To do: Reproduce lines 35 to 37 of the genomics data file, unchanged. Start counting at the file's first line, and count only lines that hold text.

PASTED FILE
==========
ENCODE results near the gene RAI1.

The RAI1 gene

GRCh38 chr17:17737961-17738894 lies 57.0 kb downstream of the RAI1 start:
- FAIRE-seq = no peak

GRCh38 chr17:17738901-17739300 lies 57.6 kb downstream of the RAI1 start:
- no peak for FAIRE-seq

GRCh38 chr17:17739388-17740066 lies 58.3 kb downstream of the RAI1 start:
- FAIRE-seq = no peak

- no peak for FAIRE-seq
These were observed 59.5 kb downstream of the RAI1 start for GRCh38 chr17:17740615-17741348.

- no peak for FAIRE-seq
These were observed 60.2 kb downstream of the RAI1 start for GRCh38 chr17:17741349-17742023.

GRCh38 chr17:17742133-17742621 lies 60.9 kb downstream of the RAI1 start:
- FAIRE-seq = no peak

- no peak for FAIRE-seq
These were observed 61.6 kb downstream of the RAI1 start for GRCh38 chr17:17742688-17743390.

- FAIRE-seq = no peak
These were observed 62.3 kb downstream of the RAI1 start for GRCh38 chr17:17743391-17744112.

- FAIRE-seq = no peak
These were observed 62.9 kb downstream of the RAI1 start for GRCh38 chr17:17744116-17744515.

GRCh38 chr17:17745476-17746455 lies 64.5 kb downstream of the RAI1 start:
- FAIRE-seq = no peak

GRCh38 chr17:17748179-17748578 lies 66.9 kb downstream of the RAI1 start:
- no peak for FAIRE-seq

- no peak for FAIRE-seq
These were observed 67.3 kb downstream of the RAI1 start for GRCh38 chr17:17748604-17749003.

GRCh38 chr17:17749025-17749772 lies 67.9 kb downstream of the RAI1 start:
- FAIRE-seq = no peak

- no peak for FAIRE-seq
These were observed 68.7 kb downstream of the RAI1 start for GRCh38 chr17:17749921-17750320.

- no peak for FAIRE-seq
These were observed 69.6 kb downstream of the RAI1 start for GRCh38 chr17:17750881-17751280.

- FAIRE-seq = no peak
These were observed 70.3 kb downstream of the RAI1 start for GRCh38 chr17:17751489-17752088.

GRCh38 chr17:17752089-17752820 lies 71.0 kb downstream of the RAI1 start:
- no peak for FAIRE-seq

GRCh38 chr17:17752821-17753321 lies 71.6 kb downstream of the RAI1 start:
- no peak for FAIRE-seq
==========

GRCh38 chr17:17752089-17752820 lies 71.0 kb downstream of the RAI1 start:
- no peak for FAIRE-seq

GRCh38 chr17:17752821-17753321 lies 71.6 kb downstream of the RAI1 start: